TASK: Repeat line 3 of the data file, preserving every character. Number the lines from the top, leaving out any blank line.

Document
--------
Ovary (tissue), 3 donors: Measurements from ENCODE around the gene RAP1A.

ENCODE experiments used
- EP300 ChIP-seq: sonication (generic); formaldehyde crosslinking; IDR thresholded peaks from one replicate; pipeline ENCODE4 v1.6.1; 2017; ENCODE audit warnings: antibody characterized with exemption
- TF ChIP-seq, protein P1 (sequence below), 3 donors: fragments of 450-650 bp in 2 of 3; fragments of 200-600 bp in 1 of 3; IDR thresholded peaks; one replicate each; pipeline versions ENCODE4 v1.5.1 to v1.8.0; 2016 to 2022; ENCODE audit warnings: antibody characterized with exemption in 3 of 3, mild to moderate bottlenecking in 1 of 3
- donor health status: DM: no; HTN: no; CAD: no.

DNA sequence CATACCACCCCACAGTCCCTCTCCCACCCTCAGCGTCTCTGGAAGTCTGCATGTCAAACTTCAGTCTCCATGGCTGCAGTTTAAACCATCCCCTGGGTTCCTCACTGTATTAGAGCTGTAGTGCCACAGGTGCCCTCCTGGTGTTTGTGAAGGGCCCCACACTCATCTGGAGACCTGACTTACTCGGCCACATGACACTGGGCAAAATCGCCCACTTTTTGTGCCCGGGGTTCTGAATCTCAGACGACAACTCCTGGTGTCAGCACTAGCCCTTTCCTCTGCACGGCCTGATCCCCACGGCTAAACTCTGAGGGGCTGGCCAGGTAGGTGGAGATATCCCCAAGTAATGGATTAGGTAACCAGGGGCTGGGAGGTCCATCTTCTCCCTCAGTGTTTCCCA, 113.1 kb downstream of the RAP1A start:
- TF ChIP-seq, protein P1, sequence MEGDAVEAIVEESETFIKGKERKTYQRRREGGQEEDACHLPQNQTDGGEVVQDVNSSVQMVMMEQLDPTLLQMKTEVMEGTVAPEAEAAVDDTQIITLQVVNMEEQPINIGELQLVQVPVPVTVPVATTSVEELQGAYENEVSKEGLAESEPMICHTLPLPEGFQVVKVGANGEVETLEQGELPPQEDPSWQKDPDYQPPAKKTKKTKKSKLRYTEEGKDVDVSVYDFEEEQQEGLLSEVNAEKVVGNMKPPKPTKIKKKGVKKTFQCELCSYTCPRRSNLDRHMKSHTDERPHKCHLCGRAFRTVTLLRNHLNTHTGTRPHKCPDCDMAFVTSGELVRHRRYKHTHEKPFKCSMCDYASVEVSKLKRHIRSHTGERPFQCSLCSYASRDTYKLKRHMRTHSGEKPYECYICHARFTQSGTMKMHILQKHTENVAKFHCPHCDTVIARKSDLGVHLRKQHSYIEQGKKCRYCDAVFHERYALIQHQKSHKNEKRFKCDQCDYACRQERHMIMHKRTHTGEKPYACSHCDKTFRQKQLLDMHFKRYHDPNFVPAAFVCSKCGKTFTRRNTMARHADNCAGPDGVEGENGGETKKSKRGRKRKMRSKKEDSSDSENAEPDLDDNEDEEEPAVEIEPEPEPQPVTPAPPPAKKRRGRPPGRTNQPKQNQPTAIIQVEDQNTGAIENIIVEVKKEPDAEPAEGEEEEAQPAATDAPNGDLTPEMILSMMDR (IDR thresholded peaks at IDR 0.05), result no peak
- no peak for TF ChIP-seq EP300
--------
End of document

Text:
- EP300 ChIP-seq: sonication (generic); formaldehyde crosslinking; IDR thresholded peaks from one replicate; pipeline ENCODE4 v1.6.1; 2017; ENCODE audit warnings: antibody characterized with exemption